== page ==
BEIRUT: Ibrahim Qashoush’s lyrics moved thousands of protesters in Syria who sang his jaunty verses at rallies, telling President Bashar Assad, “Time to leave.” So when his body was dumped in the river flowing through his hometown, his killers added an obvious message: His throat was carved out.
Qashoush’s slaying underlines how brutal Syria’s turmoil has become as authorities try to crush a persistent uprising. His fellow activists are convinced he was killed by security forces and fear it could mark a new campaign to liquidate protest leaders.
An estimated 1,600 civilians have died in the crackdown on the largely peaceful protests that have been raging around Syria for more than four months, most from shootings by troops on anti-Bashar rallies. Qashoush’s case was a rare, targeted killing of a prominent activist – made more chilling by the clear intention to send a bloody message.
The 42-year-old Qashoush, a father of three boys, was a fireman in the central Syrian city of Hama who wrote poetry in his spare time, said a close friend, Saleh Abu Yaman. Before the uprising began in mid-March, he’d write about love or hard economic times.
“All the poems and songs he wrote were by instinct. He used to be sitting with his friends and then start reciting a poem,” Abu Yaman said.
But once the protests erupted and spread, Qashoush turned his pen to the uprising.
Hama became one of the hottest centers of the demonstrations. In early June, security forces shot dead 65 people there, and since then it has fallen out of government control, with protesters holding the streets and government forces ringing it, conducting overnight raids into the city.
The hometown son’s star rose with the city. At nearly every protest, the crowds were singing his most popular lyric, “Come on, Bashar, time to leave.” It was put to a bouncy tune, and his poems rang with a down-to-earth, jokey sound.
“Screw you, Bashar, and screw those who salute you. Come on, Bashar, time to leave!” hundreds of thousands sang behind a singer on stage in Hama’s central Assi Square during a rally at the beginning of the month. “Freedom is at our doors. Come on, Bashar, time to leave!”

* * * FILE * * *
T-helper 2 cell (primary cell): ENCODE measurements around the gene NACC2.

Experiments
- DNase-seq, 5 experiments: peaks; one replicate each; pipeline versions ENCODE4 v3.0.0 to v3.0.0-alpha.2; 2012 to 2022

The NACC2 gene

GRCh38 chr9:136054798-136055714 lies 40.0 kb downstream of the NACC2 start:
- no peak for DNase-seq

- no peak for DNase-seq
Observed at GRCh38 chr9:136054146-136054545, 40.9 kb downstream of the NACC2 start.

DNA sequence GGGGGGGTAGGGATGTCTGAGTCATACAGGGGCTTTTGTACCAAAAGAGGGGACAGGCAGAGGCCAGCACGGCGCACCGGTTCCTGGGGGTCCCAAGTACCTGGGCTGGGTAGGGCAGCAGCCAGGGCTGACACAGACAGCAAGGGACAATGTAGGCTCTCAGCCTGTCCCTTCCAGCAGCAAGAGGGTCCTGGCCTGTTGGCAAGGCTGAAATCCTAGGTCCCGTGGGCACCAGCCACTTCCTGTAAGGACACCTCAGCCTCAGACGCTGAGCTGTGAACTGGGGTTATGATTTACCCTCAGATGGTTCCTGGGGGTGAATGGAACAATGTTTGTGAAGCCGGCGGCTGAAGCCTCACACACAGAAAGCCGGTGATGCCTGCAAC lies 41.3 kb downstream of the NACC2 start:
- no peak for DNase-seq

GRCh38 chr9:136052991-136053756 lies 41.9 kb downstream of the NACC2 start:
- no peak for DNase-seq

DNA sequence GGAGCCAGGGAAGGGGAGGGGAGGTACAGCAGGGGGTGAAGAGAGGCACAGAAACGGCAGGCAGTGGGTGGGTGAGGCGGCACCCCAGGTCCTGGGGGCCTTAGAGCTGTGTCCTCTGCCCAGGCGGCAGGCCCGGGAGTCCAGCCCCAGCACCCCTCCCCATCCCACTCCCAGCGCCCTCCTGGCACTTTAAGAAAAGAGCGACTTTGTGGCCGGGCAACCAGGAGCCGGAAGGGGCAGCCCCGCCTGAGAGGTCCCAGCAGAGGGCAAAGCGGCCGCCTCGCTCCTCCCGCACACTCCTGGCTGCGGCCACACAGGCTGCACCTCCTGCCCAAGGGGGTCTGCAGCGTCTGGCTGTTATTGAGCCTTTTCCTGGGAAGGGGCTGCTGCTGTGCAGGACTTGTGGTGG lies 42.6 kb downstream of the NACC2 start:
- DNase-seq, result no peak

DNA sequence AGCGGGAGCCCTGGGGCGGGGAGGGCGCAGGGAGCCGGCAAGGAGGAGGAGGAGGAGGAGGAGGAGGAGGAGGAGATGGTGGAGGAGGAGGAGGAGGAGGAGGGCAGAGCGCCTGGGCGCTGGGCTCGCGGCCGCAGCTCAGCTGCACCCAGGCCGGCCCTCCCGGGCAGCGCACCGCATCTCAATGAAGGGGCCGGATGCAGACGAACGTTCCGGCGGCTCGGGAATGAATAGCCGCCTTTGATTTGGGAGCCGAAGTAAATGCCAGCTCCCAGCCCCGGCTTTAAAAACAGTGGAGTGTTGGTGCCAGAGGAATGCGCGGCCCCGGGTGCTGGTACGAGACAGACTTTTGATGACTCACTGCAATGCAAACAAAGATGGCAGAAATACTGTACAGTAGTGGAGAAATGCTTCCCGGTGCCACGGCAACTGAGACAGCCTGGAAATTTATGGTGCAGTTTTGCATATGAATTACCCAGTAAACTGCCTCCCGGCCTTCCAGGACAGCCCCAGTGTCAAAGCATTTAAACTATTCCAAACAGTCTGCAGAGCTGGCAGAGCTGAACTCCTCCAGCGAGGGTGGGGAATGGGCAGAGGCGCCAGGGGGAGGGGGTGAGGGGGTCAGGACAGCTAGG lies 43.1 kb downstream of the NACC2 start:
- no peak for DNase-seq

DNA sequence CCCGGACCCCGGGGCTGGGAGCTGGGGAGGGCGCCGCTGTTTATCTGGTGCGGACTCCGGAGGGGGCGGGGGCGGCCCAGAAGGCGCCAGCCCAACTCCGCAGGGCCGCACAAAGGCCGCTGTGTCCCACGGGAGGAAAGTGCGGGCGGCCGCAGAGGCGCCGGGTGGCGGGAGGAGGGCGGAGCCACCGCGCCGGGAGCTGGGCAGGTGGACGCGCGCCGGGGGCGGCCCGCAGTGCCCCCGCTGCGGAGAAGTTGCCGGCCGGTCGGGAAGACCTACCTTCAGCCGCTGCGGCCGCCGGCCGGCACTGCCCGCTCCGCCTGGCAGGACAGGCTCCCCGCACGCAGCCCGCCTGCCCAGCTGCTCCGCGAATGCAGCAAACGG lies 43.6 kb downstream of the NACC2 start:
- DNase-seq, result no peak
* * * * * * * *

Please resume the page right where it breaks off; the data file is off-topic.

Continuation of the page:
Two days later, on July 3, Qashoush disappeared.
Abu Yaman says he was told by witnesses that Qashoush was walking to work in central Hama when a white vehicle stopped, several men jumped out and muscled him into the car. They then sped away.
“We immediately knew he was captured by security agents,” Abu Yaman told the Associated Press.
Early the next day, residents found his body in the Orontes River, which cuts through Hama. His throat had been cut away. YouTube footage of his body shows him being put on a bed, his head flopping loosely to show a gaping, bloody wound on the front of his neck where his throat used to be.
“This is a purely criminal act,” said Omar Idilbi, a spokesman for the Local Coordination Committees, which track the protests in Syria. “They executed him.”
Repeated calls to Qashoush’s home by the AP were unanswered over the past days. It is nearly impossible to independently verify the claims on either side of the conflict in Syria, where the government has banned most foreign journalists and restricts coverage by reporters inside the country.
Since the uprising began, there have been several cases of protesters being detained by security force, only to have their bodies handed over later to their families, often with brutal marks of torture. Among them were two boys detained during protests in the southern province of Daraa in April. The body of one, 15-year-old Tamer Mohammed al-Sharei, was bruised, his teeth broken in; the other, 13-year-old Hamza al-Khatib, had a gaping wound in his skull, a broken neck and was mutilated – his penis severed.
But Qashoush’s case appeared distinct. Many prominent activists have been arrested, but there have been few instances of them being swiftly killed and dumped in a way so overtly intended to send a message.
Idilbi said he fears it could signal a new tactic of targeting protest organizers. The singer who sang Qashoush’s song has gone into hiding, activists say.
Like the two slain boys, Qashoush has since become a rallying point for protesters. Thousands attended his funeral on July 4, at Hama’s northern cemetery of Hamra. Crowds have sung his songs at protests since. A video posted on a Facebook page dedicated to Qashoush proclaims, “They killed him in order to silence him. They don’t know that he lives in the hearts of millions.”
“He was the nightingale of the revolution,” Abu Yaman said.